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Marco Werman: So, a little more now about these conspiracy theories. Mark Galeotti is a professor at New York University, he studies the Russian security services. Galeotti told me he’s not sure those who suspect Kremlin involvement in the Nemtsov murder have enough to go on.
Mark Galeotti: Honestly, I find it quite difficult to believe that there was actually any kind of deliberate plan or whatever. Nemtsov was not a threat to Putin; it’s actually quite an embarrassment to Putin to have a hit quite so close to the Kremlin. After all, this was a president who prided himself on making his streets safe.
Werman: How can you be so sure? There have been other suspicious cases not solved, murders, in Russia and Nemtsov himself in earlier interviews expressed concern that Putin would take his life for questioning the government’s moves in Ukraine.
Galeotti: Obviously it’s impossible to know. Yes, this really speaks to the fact that what we’re really looking at in Russia is such an opaque system that we overlay our own prejudices and assumptions on it. The “cost,” shall we say, of assassinating him, and especially in such a way and in such a place and at such a time--we saw that it actually probably increased dramatically the size of the protests, seem to far outweigh the advantages. Okay, there’s always a limit to ascribing entirely logical/rational reasoning, but certainly in the past this has not been the way that the Kremlin has been dealing with its opposition. It trumps up legal cases, it puts them in prison, it keeps them under house arrest, but on the whole we don’t tend to see blood on the streets.
Werman: You talk about the kind of opaque quality of the Kremlin--what does his death and the conspiracy-laden responses toward it say about Putin’s government?
Galeotti: In this respect, actually the government is a victim of its own policies. It says that this is a country now in which, first of all, there is really little room for neutrality. The government has built up this kind of propaganda environment in which if you’re not 100% for Putin and for his policies, you’re somehow a traitor. But it also means that anyone who is at all suspicious of the government actually tends to assume there’s always going to be some conspiracy or some dark secret, and this is why, in a way, regardless of the outcome of the investigation, even if they come up with someone who is a perfectly credible shooter tomorrow, people will think “Oh, that’s just a scapegoat,” if they’re that way minded. Again, this reflects, in some ways, what the Kremlin has done. When you bombard people with propaganda, some of it’s so laughable that everyone knows that it’s propaganda, then people just assume that the state is lying to them. When, at the same time, you’re busy suggesting that there’s umpteenth conspiracies and Machiavellian plans against Russia, people assume that’s the way it works. I think at the moment in Russia today, I was most recently there in December and it was very evident talking to ordinary Russians, they have this sense that the whole world is shaped by plots and deep designs, and therefore everyone is always looking for a deeper secret rather than sometimes the truth is simpler than people think.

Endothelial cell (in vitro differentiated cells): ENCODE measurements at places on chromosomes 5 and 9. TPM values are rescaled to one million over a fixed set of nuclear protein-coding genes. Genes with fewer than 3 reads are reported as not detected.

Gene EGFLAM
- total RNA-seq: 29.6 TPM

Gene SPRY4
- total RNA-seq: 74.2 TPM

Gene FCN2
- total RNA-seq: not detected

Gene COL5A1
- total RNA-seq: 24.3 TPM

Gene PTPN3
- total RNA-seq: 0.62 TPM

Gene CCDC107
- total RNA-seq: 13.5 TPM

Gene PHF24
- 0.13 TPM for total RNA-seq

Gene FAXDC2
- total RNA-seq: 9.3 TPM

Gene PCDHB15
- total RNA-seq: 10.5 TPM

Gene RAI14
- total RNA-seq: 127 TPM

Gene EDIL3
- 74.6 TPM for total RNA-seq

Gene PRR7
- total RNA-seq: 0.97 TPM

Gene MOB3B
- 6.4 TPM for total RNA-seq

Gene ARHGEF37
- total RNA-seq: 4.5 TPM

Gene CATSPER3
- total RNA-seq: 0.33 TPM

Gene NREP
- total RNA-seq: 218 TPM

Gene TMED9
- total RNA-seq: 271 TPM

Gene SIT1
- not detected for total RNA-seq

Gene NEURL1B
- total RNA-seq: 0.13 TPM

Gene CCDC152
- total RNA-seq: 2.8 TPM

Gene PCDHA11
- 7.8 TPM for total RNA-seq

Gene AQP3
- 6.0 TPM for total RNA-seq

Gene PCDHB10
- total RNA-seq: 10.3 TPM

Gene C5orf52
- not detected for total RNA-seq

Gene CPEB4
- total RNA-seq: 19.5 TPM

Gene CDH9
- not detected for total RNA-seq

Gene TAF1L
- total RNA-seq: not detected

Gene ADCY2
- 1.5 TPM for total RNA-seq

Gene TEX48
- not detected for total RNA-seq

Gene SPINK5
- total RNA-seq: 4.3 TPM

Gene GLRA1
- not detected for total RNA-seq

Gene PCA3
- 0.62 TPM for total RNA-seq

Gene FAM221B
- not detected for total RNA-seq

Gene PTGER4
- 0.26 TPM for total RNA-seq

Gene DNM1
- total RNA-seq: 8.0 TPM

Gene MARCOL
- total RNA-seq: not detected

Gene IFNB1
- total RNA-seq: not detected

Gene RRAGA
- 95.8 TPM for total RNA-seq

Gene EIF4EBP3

Werman: That’s interesting because you also have Kremlin backers saying Nemtsov’s death was orchestrated by the West to foment unrest. So, is all this a cautionary tale about interpreting facts based upon what we think about Russia and Putin, which often is propaganda.
Galeotti: Yeah, it is. But on the other hand, again, the propaganda tells us something. The very fact that the Kremlin spin merchants are precisely pushing out such arrant nonsense as that it was the West, it was the CIA because it “wasn’t a good enough agent” or else that it was actual other opposition leaders who wanted a martyr, this kind of thing--thoroughly laughable if it wasn’t so depressing--that tells us something about the Kremlin. It tells us something about the extent to which they’re trying to blacken everyone else’s name. So, although on the one hand you have Putin sending a telegram of condolences to Nemtsov’s mother, saying that absolutely all efforts will be directed into finding the perpetrator of this killing, when at the same time they’re clearly trying to use it for propaganda value, it’s no wonder that people think “Well, hang on a minute, this is not a Kremlin that we can really trust.”
Werman: What do you think happened to Boris Nemtsov?
Galeotti: I think we’ll actually end up finding that it was some ultra nationalist who decided that Nemtsov, who was afterall an outspoken, almost quite playboy-ish figure, very critical of the Kremlin, very critical of the war in Ukraine, and Jewish, which also raises red flags from the point of view of the ultra nationalists, who decided that basically he needed to be killed and who, because of this whole toxic atmosphere of propaganda around, almost felt that the Kremlin was giving them a nod and a wink and saying “Look, it’s time to clear out the trash,” as they would see people like Nemtsov.
Werman: Mark Galeotti studies the Russian security services. He’s a professor at NYU. Thanks very much Mark.
Galeotti: My pleasure.